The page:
Lindsey's Discussion Board Reflections

Tue Jan 08, 2002 19:06

My name is Lindsey Larkin and I'm a senior sociology major. Before attending Oakland I was a political science major in the James Madison program at Michigan State. I ended up shifting my focus, and politics ended up as a "hobby", and thankfully not a career aspiration. I've also been involved with numerous non-profit organizations such as Peace Action, Student Peace Action Network, NARAL, Affirmations, and PFLAG. In the future, I would like to link my interests by researching issues raised by these non-profits sociologically. The areas of research I'm interested in include feminist sociology, women's health, human sexuality, gay, lesbian, bisexual, and transgendered issues/Queer theory, and social movements. I took this class because the type of research I'd like to do would be qualitative, using interviews and participant observation. It seems with qualitative research the ability to write and describe what is observed is vital.

I've has some research experience. I worked as a research assistant with Terri Orbuch this past semester on her early marriage and divorce study. I've also done some quasi-ethnographic projects in my sociology classes at Michigan State, for example, observing people's behavior in elevators. I'm excited about this class and I'm looking forward to learning a lot from everyone.

Thu Jan 10, 2002 11:39

1/8 8pm (In my dorm room, with low lighting, music playing in the background, sitting in front of the computer) Re-read the Webct discussion board assignment and then went to the link offered on the page. Out of all the links offered, I was first drawn to student field notes, interviews, and ethnographies at Occidental College. I visited the site and began to look at the student's projects. I thought it might be good to see example to help me understand what ethnography is. I got lost on the website. I read a lot of the student assignments and final ethnographies. I was particular interested in the one on ultimate Frisbee and ended up reading the student's final paper. I found it to be fascinating, I think I learned from these examples that the writing used a lot of descriptive language and talked about things that normally people wouldn't pay attention to in a certain social setting or group. Her final paper, the ethnography of her team and their activities seemed to be an in-depth description of the group that discussed different relationships and events in the group. I was wondering how correct or how good of an example this were, since it student written. Near the end I felt that I had wasted an hour and a half on the example and felt bad that I didn't go look at something more concrete, like the definitions or something on the other websites.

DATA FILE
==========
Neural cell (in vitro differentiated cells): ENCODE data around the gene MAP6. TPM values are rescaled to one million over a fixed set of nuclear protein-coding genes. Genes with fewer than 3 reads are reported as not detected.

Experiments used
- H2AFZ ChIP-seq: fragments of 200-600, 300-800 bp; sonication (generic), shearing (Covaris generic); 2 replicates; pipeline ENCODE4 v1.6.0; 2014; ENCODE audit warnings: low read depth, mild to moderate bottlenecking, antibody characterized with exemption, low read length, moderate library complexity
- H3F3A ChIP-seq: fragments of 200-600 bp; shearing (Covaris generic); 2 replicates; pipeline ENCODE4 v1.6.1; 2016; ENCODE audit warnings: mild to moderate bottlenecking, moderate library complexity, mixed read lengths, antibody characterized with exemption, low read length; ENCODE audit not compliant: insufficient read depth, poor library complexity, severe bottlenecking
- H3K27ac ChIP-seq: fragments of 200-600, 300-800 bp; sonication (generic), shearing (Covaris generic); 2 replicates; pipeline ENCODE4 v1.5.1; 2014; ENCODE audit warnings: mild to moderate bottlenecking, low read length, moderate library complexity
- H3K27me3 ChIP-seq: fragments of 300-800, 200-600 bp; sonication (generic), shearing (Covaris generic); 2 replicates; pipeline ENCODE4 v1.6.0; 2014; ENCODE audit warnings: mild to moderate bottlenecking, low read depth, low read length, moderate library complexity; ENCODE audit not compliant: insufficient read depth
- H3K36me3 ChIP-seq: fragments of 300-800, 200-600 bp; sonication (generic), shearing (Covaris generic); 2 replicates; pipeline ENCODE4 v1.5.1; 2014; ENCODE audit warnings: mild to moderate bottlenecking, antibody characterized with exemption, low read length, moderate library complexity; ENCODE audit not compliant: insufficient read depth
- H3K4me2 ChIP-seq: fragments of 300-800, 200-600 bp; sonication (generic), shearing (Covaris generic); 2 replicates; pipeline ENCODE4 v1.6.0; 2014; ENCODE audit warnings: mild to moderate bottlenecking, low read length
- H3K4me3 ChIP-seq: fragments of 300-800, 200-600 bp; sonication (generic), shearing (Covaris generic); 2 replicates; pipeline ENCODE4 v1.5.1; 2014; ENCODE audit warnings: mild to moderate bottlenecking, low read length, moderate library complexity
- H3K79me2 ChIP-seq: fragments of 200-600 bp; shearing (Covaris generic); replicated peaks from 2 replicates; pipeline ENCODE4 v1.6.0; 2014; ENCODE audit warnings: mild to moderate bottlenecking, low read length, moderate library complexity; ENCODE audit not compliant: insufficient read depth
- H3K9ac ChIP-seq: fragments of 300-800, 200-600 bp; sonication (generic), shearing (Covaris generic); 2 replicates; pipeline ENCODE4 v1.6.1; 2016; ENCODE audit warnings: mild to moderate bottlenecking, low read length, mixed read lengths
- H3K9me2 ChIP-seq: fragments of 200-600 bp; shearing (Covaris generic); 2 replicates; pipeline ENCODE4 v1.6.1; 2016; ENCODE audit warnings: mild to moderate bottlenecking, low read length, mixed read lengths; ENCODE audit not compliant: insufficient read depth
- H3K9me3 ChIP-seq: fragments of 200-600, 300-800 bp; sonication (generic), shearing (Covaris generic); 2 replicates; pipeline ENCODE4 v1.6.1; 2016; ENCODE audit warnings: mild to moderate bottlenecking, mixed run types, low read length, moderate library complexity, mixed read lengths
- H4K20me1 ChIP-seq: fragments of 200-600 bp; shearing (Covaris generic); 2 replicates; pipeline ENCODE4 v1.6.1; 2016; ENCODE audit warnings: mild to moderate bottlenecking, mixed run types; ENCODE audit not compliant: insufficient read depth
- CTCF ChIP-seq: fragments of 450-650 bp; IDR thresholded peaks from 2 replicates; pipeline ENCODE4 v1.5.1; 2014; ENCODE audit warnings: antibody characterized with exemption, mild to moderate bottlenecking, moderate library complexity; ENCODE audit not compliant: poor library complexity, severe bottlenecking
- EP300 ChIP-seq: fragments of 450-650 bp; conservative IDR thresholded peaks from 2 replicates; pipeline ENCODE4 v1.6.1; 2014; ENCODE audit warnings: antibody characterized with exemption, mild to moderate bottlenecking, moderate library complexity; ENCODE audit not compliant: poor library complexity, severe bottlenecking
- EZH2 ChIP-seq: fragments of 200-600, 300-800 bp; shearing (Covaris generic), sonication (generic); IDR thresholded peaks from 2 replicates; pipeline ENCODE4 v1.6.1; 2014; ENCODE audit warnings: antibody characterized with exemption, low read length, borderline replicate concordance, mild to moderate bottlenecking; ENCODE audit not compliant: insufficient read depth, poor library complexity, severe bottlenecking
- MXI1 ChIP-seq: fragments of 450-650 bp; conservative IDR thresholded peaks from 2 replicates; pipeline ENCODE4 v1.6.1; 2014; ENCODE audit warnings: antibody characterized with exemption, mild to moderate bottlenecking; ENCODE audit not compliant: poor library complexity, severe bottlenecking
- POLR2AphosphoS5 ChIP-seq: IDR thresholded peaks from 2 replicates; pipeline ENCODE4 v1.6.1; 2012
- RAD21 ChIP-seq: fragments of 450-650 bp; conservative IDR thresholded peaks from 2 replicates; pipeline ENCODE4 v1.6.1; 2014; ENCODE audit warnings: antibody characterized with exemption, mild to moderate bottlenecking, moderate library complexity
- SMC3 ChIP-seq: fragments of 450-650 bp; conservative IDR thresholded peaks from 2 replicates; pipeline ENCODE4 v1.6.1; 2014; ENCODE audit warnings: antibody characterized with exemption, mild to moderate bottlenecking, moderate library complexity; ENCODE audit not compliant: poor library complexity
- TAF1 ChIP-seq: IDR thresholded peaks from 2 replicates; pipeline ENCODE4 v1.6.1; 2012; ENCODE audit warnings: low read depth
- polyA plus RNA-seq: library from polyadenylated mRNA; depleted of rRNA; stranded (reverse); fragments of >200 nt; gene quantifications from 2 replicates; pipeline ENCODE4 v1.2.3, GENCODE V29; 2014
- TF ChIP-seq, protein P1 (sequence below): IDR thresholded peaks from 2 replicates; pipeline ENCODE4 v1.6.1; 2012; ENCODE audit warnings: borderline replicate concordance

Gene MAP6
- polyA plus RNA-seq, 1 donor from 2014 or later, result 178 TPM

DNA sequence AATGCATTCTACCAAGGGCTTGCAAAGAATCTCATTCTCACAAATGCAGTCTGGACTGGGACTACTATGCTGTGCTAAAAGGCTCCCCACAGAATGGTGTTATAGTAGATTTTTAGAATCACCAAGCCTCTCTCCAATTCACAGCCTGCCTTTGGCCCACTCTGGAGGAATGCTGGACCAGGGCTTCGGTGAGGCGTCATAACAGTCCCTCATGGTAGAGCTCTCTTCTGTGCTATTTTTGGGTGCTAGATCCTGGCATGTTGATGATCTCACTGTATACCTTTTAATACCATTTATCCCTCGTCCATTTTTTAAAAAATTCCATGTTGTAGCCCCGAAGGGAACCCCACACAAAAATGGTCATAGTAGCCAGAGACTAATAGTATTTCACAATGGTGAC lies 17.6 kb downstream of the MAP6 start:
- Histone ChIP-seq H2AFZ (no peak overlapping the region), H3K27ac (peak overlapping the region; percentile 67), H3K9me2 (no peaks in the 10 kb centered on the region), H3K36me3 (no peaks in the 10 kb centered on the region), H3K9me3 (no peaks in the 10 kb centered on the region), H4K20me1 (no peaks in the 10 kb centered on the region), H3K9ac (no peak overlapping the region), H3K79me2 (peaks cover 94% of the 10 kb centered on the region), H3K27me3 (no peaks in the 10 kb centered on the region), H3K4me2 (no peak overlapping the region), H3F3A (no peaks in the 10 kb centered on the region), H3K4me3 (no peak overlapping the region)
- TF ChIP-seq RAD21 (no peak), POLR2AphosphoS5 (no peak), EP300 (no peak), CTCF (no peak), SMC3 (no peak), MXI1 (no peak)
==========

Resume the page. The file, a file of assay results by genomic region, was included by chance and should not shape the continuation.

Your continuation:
1/9 11am (Walking to class at Oakland University, people all around me walking in different directions, in from of the library) I all of a sudden thought of a book I read for a class a long time ago. It reminded me of what an ethnography would be like. The book was called Gender Play, by Thorne, I think. It surprised me that I remembered the book after so long. I remember really enjoying the book because it was about just daily life, everyday things that children were doing in the playground. She seemed to take these everyday things and use the mundane, things people might overlook to explain some things about gender.